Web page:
On Sunday, August 27, 2023, one member of the Southeast Ohio Radio Adventure Team performed successful simultaneous activations of Tu-Endie-Wei State Park (K-1994) and Lewis and Clark National Historic Trail (K-4572) as part of the Parks on the Air (POTA; link) program.

Eric McFadden, WD8RIF, performed his activations of Tu-Endie-Wei State Park and Lewis and Clark National Historic Trail while participating in the New Jersey QRP Club's Skeeter Hunt (link) field operating event as Skeeter #121. Eric was accompanied by his wife Vickie and their small dogs Theo and Ginny.

Eric, Vickie, and the dogs arrived at Tu-Endie-Wei State Park at around 1820 UTC. Eric walked Theo, greeted the volunteer working in the Mansion House museum and explained his plans to her, and scouted out a location to set up his station at the very small park. Wanting a bit of shade, Eric chose to set up his station beneath the majestic pine at the very corner of the park, overlooking the confluence of the two mighty rivers, strapping his 31' Jackite telescoping fiberglass pole to his folding camp-chair, deploying his 28½' speaker-wire vertical on the Jackite pole and laying three 17' counterpoise wires on the ground, and placing his Elecraft KX3 on the camp-chair's fold-up table. Eric was on the air at 1843 UTC, nearly two hours into the Skeeter Hunt's four-hour period.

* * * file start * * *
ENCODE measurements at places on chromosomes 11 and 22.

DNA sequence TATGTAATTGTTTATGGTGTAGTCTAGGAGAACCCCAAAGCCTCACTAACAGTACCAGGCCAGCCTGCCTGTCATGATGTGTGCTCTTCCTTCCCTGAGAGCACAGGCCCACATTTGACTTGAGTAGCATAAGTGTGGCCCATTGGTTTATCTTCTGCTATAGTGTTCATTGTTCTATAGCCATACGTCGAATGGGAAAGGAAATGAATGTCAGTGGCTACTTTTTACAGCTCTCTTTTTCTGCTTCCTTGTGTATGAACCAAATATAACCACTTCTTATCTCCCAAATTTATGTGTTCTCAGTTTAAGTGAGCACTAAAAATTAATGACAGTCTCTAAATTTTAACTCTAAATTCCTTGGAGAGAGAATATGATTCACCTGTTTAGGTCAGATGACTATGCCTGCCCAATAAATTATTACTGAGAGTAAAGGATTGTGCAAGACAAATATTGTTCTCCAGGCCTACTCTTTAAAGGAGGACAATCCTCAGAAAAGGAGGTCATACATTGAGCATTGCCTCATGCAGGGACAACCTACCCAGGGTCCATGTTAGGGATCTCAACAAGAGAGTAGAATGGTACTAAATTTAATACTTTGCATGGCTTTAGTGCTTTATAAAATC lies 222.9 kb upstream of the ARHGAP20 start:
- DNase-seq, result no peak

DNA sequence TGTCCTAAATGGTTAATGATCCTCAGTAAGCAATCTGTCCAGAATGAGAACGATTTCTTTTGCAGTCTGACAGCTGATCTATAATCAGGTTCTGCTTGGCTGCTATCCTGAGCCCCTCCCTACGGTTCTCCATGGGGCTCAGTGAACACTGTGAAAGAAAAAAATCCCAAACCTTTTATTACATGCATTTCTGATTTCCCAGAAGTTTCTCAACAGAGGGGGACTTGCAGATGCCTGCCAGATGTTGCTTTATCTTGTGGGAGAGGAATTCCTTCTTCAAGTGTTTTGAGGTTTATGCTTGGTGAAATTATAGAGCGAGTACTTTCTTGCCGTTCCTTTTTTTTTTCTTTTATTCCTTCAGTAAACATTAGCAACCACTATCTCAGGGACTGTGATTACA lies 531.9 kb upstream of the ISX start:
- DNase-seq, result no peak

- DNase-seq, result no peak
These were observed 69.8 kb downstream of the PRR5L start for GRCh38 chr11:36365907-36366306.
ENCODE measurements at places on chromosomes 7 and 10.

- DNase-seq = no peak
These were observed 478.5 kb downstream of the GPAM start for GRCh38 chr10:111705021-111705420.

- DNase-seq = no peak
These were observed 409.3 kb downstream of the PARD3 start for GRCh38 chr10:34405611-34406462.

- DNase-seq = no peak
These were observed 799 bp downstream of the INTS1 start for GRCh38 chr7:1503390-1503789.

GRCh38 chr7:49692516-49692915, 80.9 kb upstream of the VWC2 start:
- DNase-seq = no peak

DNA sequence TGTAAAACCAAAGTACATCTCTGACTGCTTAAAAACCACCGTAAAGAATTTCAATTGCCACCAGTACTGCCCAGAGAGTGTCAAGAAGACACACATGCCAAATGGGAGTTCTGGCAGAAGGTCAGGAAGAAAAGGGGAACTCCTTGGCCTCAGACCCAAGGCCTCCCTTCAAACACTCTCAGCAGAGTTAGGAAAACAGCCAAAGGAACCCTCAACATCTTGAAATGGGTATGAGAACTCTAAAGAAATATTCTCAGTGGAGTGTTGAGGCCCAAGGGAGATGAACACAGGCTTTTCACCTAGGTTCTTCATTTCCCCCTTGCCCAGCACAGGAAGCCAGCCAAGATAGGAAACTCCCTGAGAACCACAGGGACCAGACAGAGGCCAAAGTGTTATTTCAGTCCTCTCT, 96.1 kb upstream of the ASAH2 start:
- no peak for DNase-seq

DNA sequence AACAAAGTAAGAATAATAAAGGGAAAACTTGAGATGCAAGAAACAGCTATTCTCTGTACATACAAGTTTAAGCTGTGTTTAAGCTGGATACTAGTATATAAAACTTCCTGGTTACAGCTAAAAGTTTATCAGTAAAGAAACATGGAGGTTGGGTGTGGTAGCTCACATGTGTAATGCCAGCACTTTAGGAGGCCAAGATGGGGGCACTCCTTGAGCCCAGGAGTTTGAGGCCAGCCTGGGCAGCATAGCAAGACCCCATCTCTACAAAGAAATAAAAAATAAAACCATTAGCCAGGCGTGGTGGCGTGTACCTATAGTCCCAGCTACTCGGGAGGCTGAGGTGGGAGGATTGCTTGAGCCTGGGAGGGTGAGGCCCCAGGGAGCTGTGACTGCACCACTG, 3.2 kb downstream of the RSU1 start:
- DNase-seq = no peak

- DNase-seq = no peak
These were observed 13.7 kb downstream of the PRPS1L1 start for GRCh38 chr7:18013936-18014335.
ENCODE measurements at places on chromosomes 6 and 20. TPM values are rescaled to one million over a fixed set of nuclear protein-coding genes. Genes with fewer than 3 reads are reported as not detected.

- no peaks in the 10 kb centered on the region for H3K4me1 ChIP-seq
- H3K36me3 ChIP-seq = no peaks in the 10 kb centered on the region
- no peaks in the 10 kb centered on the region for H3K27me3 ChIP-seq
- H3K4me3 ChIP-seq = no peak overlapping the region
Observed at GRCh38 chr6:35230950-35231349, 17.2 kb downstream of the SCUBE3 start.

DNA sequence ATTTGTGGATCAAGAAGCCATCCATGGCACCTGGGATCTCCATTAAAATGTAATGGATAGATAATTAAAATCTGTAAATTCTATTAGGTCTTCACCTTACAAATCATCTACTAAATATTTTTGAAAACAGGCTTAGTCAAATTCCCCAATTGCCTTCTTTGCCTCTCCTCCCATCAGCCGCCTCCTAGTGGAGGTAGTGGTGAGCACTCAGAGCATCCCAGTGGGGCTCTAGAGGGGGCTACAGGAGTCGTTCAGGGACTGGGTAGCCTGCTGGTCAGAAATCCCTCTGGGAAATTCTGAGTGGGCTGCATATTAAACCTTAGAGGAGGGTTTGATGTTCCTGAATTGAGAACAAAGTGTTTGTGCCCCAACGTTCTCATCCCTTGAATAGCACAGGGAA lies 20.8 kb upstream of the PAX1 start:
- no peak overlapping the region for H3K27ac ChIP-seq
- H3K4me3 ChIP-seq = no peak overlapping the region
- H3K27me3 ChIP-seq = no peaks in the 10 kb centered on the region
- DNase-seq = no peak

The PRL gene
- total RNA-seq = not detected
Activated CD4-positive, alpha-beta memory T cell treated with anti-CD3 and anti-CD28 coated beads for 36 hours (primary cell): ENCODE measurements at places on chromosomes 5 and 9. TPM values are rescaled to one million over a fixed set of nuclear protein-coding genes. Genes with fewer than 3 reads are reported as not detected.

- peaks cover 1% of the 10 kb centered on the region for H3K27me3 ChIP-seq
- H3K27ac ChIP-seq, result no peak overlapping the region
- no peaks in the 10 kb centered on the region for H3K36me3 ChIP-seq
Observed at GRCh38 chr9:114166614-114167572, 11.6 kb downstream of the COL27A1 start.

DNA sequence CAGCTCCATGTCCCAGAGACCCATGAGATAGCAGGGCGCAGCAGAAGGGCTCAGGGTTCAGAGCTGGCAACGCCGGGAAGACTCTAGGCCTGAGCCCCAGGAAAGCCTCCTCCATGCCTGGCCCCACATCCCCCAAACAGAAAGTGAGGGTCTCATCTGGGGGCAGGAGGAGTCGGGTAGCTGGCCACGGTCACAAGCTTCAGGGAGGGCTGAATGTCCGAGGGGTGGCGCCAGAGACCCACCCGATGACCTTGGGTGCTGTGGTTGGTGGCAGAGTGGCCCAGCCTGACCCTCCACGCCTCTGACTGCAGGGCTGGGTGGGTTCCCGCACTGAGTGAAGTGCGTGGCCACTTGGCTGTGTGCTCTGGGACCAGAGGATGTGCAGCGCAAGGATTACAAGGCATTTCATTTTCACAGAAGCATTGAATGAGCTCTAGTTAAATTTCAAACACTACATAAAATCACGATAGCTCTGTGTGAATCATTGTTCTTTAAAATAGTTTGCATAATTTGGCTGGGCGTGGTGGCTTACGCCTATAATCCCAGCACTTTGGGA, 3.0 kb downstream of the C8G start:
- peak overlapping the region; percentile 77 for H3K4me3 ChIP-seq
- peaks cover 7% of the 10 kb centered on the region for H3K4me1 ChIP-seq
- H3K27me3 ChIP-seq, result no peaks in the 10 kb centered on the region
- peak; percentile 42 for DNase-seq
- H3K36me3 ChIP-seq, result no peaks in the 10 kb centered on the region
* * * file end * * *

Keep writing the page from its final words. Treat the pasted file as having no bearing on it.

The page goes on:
Tu-Endie-Wei State Park being right within the city of Point Pleasant, West Virginia, Eric had good cell-signal at his operating location and he would be able to spot himself initially to QRPSpots (link), and later to POTA Spots (link).